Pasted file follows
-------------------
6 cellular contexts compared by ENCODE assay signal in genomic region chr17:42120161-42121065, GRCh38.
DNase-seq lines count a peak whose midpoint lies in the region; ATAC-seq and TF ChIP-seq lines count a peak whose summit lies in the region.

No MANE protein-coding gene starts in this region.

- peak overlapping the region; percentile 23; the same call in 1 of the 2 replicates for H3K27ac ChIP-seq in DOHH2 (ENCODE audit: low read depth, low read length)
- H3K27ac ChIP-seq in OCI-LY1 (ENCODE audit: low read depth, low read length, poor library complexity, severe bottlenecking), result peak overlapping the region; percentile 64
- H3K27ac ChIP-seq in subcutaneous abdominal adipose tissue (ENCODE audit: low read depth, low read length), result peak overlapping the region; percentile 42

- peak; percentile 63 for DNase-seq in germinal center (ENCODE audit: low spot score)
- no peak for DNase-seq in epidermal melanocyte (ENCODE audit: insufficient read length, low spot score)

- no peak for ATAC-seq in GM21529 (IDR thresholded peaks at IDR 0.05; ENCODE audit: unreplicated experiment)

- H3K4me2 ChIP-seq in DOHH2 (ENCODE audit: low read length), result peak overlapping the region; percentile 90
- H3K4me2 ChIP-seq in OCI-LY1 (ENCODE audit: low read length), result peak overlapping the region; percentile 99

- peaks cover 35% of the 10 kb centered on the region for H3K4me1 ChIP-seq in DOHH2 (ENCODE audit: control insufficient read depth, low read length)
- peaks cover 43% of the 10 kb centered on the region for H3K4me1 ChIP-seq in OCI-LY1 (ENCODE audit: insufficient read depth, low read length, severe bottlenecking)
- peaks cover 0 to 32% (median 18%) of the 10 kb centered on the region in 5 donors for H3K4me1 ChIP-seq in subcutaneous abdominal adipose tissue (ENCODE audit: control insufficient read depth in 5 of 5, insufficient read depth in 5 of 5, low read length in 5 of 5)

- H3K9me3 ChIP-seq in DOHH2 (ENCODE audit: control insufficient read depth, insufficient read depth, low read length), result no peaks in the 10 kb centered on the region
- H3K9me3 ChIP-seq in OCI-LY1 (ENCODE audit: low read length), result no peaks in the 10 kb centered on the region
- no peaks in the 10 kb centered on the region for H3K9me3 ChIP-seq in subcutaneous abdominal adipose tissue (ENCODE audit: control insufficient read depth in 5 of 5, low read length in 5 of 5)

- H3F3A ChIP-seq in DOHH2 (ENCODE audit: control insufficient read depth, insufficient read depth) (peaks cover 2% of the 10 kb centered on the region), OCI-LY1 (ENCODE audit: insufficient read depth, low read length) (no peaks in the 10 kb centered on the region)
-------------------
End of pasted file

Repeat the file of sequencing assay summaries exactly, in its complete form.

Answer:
6 cellular contexts compared by ENCODE assay signal in genomic region chr17:42120161-42121065, GRCh38.
DNase-seq lines count a peak whose midpoint lies in the region; ATAC-seq and TF ChIP-seq lines count a peak whose summit lies in the region.

No MANE protein-coding gene starts in this region.

- peak overlapping the region; percentile 23; the same call in 1 of the 2 replicates for H3K27ac ChIP-seq in DOHH2 (ENCODE audit: low read depth, low read length)
- H3K27ac ChIP-seq in OCI-LY1 (ENCODE audit: low read depth, low read length, poor library complexity, severe bottlenecking), result peak overlapping the region; percentile 64
- H3K27ac ChIP-seq in subcutaneous abdominal adipose tissue (ENCODE audit: low read depth, low read length), result peak overlapping the region; percentile 42

- peak; percentile 63 for DNase-seq in germinal center (ENCODE audit: low spot score)
- no peak for DNase-seq in epidermal melanocyte (ENCODE audit: insufficient read length, low spot score)

- no peak for ATAC-seq in GM21529 (IDR thresholded peaks at IDR 0.05; ENCODE audit: unreplicated experiment)

- H3K4me2 ChIP-seq in DOHH2 (ENCODE audit: low read length), result peak overlapping the region; percentile 90
- H3K4me2 ChIP-seq in OCI-LY1 (ENCODE audit: low read length), result peak overlapping the region; percentile 99

- peaks cover 35% of the 10 kb centered on the region for H3K4me1 ChIP-seq in DOHH2 (ENCODE audit: control insufficient read depth, low read length)
- peaks cover 43% of the 10 kb centered on the region for H3K4me1 ChIP-seq in OCI-LY1 (ENCODE audit: insufficient read depth, low read length, severe bottlenecking)
- peaks cover 0 to 32% (median 18%) of the 10 kb centered on the region in 5 donors for H3K4me1 ChIP-seq in subcutaneous abdominal adipose tissue (ENCODE audit: control insufficient read depth in 5 of 5, insufficient read depth in 5 of 5, low read length in 5 of 5)

- H3K9me3 ChIP-seq in DOHH2 (ENCODE audit: control insufficient read depth, insufficient read depth, low read length), result no peaks in the 10 kb centered on the region
- H3K9me3 ChIP-seq in OCI-LY1 (ENCODE audit: low read length), result no peaks in the 10 kb centered on the region
- no peaks in the 10 kb centered on the region for H3K9me3 ChIP-seq in subcutaneous abdominal adipose tissue (ENCODE audit: control insufficient read depth in 5 of 5, low read length in 5 of 5)

- H3F3A ChIP-seq in DOHH2 (ENCODE audit: control insufficient read depth, insufficient read depth) (peaks cover 2% of the 10 kb centered on the region), OCI-LY1 (ENCODE audit: insufficient read depth, low read length) (no peaks in the 10 kb centered on the region)